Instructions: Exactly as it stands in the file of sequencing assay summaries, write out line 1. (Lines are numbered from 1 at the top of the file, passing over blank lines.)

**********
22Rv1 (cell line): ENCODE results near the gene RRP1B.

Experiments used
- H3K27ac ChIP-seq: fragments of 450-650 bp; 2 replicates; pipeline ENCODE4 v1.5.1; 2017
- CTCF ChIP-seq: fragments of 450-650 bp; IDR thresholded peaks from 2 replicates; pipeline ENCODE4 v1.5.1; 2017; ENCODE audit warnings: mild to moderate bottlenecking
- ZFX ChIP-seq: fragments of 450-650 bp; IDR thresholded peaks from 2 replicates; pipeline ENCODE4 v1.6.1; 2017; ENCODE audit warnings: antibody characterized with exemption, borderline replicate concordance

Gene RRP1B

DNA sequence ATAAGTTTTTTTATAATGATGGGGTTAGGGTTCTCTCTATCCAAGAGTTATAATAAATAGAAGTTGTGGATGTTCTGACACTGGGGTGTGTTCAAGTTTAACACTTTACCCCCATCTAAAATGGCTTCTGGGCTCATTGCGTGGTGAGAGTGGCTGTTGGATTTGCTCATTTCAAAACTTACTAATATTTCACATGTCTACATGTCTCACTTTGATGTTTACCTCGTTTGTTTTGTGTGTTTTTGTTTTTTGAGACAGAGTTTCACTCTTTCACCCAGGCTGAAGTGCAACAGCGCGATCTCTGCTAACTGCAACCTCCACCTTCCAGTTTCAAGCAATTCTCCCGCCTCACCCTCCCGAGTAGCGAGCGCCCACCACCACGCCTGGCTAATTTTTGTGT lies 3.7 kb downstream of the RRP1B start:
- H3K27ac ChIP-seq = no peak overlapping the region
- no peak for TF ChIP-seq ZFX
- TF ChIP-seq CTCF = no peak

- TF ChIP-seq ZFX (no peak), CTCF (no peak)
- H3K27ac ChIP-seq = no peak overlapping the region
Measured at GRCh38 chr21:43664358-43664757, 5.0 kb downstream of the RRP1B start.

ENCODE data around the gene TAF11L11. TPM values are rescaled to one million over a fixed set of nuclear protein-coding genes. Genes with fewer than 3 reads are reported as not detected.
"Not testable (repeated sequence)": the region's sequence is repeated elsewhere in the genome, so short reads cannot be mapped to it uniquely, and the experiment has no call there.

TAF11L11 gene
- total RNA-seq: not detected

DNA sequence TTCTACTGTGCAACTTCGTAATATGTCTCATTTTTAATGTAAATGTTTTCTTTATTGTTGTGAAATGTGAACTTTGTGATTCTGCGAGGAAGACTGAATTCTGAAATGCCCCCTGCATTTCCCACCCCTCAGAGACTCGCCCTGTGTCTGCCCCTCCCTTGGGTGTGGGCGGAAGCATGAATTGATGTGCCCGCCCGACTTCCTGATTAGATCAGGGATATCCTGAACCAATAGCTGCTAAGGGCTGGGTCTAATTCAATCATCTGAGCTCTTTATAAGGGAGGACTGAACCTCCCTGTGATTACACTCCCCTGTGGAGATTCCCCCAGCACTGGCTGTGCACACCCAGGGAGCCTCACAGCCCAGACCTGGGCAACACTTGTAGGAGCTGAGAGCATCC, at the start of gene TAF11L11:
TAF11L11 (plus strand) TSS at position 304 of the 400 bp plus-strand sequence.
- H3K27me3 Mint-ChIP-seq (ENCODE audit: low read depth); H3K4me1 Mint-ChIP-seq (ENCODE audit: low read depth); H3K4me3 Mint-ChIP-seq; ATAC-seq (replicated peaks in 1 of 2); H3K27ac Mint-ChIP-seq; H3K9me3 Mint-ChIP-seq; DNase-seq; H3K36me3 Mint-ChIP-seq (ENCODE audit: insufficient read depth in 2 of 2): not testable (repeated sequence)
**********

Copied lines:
22Rv1 (cell line): ENCODE results near the gene RRP1B.